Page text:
Reference is now made to FIGS. 2 and 3 of the drawings, which illustrate a check valve 30 in accordance with a first embodiment of the present invention. The valve 30 is suitable for use as a top of liner test valve 26, as will be described. The valve 30 comprises a tubular body 32 having ends suitable for connection to adjacent liner sections. The body 32 accommodates a ball valve assembly including a ball 34 defining a flow passage 35. A pusher sleeve 36 mounted within the body 32 defines a portion of the flow passage through the body 32 and contacts the upper surface of the ball 34. The sleeve 36 is biased by a spring 38 to push the ball 34 towards the closed position, as illustrated in FIG. 2. When closed, the ball 34 engages a roller seat 40 and a ball seat 42 forming part of a ball valve carriage 43 including a ball cage 45. In normal conditions, further downward movement of the ball 34 is prevented by a ball support sleeve 44 which is supported relative to the valve body 32 by a shear ring 46.

When the valve 30 is run into the bore 10 in the liner 14, the well fluid below the normally-closed valve 30 pushes the ball 34 upwardly such that the ball rotates and well fluid may flow in direction A, through the flow passage 35 and into the liner above the valve 30. Once the liner is in position, and pressure equalises across the valve 30, the ball 34 returns to the closed position. The integrity of the connection 20 and the packer 18 may then be tested by pumping down on the closed valve 30. However, once testing has been completed, the ball 34 may be moved to a fully-open position as described below.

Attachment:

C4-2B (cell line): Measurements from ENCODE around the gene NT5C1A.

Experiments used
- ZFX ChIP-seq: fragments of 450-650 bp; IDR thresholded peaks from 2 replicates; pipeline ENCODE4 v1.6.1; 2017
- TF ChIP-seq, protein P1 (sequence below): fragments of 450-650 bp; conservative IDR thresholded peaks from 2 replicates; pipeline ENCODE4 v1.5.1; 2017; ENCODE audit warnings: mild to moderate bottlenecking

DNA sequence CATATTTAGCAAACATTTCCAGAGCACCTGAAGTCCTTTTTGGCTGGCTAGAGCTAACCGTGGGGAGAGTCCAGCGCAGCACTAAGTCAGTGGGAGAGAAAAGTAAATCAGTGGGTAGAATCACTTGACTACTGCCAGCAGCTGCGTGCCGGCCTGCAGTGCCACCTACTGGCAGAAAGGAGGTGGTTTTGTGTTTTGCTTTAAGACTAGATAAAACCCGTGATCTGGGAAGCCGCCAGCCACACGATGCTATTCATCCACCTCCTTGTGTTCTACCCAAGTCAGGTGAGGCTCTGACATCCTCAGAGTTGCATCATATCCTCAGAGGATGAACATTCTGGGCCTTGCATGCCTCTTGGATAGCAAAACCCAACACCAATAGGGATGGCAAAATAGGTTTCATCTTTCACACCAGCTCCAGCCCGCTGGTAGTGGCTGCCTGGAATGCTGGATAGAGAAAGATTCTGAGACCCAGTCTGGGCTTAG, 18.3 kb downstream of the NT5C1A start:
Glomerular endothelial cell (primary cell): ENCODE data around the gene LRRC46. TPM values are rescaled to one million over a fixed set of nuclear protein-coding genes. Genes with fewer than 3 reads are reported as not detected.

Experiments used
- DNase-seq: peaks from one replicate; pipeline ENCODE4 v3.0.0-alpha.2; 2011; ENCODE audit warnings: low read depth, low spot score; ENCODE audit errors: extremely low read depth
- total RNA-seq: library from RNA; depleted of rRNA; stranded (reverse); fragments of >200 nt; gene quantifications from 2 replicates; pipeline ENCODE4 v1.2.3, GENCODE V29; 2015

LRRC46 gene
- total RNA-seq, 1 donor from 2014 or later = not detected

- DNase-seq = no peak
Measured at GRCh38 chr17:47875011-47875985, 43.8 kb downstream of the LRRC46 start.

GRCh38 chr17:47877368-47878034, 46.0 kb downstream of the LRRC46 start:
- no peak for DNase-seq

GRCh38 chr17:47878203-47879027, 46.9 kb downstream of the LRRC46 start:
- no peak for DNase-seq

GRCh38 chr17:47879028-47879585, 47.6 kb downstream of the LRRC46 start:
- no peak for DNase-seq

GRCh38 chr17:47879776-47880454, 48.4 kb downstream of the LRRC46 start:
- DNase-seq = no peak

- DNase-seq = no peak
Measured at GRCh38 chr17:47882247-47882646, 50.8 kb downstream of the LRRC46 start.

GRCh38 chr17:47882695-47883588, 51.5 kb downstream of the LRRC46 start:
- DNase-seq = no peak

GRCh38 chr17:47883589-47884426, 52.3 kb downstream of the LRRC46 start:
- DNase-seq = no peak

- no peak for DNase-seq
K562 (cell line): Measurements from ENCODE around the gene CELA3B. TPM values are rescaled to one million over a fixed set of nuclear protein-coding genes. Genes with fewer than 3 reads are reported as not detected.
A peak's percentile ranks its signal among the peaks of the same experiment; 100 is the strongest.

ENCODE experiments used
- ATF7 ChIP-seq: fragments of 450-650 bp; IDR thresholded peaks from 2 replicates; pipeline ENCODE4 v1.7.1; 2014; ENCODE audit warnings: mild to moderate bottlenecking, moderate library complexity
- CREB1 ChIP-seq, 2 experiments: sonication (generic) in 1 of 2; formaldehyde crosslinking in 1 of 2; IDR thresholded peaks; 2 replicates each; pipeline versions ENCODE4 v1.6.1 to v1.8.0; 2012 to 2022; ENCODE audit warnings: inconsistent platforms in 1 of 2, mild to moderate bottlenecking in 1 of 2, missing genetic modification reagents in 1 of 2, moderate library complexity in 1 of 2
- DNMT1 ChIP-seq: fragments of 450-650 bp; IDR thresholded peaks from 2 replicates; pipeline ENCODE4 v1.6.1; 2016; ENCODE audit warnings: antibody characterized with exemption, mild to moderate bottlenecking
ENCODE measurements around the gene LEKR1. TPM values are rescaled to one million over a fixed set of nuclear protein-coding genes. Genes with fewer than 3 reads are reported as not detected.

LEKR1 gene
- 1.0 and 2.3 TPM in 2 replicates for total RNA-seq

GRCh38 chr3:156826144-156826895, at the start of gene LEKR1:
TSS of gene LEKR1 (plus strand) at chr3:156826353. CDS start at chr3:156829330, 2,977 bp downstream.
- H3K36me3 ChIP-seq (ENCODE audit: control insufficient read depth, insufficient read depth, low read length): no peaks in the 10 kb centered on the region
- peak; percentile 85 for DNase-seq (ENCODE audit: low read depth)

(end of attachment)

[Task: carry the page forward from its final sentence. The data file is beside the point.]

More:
Provided below the ball 34 is a ball retaining sleeve 48 which defines a portion of the valve flow passage. The sleeve 48 is biased upwardly by a spring 50, formed of Bellville washers. However, when the valve 30 is in the normally-closed first configuration, the sleeve 48 is restrained in a first position relative to the ball support sleeve 44 by keys 52 which extend into a groove 54 formed in the outer surface of the sleeve 48, the keys 52 being located within a sleeve 56 connected to the ball support sleeve 44.